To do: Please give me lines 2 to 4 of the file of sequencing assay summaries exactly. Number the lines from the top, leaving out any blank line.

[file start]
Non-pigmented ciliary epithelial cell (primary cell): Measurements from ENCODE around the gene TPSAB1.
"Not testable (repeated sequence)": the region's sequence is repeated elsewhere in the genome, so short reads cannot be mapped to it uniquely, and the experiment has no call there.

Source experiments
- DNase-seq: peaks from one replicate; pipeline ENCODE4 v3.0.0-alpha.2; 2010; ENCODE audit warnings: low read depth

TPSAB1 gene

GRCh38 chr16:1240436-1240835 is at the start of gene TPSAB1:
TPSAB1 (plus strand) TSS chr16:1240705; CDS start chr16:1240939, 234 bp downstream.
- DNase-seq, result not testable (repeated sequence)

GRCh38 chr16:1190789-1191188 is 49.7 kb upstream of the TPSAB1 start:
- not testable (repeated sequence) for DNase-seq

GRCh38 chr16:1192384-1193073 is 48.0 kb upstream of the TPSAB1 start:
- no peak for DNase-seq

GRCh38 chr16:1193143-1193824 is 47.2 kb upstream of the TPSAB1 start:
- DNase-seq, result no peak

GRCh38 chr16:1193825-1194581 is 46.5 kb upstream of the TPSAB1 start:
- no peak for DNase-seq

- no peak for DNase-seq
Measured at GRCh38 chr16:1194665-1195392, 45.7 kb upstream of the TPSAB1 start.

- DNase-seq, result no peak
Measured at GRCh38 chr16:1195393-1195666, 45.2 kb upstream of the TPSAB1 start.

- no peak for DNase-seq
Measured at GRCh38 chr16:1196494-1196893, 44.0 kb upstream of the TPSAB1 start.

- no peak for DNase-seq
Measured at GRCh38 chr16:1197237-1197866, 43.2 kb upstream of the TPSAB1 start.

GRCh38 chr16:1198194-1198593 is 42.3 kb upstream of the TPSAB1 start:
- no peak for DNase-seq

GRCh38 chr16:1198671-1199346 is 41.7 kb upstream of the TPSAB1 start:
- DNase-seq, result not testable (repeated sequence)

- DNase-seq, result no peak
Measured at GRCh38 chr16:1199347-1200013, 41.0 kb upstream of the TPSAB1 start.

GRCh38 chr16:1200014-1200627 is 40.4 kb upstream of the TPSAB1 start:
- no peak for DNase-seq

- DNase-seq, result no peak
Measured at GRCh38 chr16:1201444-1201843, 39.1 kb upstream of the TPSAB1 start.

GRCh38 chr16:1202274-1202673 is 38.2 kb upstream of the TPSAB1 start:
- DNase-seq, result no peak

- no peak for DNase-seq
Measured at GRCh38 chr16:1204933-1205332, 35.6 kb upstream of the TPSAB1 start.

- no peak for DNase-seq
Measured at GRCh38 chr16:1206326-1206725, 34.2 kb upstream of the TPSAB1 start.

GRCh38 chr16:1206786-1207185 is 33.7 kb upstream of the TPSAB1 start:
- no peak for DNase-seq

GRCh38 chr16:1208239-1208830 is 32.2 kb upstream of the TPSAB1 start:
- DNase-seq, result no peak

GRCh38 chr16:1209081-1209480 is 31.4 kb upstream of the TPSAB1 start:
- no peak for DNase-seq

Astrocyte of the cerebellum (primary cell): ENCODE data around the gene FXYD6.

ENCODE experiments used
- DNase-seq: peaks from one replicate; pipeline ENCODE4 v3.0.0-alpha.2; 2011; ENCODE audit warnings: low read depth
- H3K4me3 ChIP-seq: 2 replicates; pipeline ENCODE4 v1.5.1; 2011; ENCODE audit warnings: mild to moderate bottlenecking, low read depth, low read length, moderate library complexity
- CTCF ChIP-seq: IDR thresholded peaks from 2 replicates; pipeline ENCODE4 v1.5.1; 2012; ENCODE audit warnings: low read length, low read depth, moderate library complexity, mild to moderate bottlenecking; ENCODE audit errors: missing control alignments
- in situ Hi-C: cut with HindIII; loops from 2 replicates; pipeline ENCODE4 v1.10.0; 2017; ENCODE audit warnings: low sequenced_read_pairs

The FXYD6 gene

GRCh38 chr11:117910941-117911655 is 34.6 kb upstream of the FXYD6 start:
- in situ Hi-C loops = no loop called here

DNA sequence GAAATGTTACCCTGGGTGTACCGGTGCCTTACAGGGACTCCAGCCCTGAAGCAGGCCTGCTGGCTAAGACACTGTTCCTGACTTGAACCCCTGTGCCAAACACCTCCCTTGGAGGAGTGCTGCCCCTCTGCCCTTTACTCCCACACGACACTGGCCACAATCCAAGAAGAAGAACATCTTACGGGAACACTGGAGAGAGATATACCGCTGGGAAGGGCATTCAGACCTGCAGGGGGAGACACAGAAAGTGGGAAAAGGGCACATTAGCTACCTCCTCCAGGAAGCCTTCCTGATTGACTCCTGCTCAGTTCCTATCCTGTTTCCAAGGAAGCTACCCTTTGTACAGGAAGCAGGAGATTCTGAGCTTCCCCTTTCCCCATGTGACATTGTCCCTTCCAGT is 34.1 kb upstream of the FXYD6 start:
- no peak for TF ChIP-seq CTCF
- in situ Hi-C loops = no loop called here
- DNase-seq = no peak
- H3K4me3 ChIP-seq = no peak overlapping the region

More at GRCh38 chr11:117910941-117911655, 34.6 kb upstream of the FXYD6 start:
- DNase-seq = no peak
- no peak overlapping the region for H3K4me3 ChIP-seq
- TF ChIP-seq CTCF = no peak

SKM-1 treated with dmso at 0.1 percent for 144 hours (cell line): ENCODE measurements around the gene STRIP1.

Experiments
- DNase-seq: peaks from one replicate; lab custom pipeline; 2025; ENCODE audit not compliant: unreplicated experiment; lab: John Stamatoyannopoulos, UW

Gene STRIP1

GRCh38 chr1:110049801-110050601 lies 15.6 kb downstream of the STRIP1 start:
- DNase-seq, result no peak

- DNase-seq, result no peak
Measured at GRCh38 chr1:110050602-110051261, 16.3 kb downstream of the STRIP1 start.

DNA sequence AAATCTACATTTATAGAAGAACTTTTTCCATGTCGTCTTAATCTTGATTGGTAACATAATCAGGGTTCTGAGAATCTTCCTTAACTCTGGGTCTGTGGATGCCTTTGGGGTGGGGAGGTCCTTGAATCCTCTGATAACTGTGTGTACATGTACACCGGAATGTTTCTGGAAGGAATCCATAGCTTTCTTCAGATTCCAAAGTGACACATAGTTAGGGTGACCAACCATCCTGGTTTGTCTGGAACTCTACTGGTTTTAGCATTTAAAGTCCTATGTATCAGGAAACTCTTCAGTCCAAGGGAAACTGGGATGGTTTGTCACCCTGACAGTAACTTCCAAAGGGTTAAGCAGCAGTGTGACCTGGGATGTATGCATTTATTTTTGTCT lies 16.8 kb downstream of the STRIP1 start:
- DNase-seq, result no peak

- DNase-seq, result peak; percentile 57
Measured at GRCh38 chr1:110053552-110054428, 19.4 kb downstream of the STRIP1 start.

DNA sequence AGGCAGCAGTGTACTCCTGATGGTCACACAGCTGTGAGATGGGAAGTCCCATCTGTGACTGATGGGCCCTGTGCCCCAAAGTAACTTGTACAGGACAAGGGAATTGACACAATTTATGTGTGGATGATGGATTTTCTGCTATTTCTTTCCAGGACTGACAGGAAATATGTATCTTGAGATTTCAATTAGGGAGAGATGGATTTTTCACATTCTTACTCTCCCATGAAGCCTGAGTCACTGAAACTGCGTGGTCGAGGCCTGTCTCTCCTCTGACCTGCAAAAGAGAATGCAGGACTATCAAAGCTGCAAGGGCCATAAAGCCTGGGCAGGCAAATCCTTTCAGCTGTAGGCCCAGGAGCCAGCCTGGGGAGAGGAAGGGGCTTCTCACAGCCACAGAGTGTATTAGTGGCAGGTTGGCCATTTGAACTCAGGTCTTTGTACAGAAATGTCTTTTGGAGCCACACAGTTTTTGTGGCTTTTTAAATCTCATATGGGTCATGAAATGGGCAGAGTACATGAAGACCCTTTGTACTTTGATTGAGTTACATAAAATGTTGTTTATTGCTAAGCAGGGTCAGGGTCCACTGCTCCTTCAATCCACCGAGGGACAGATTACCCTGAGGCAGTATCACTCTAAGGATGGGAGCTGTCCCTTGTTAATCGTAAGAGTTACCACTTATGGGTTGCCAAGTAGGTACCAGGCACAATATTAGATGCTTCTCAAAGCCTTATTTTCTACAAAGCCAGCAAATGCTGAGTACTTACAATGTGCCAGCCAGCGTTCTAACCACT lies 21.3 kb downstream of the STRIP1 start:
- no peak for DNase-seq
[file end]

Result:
"Not testable (repeated sequence)": the region's sequence is repeated elsewhere in the genome, so short reads cannot be mapped to it uniquely, and the experiment has no call there.

Source experiments
- DNase-seq: peaks from one replicate; pipeline ENCODE4 v3.0.0-alpha.2; 2010; ENCODE audit warnings: low read depth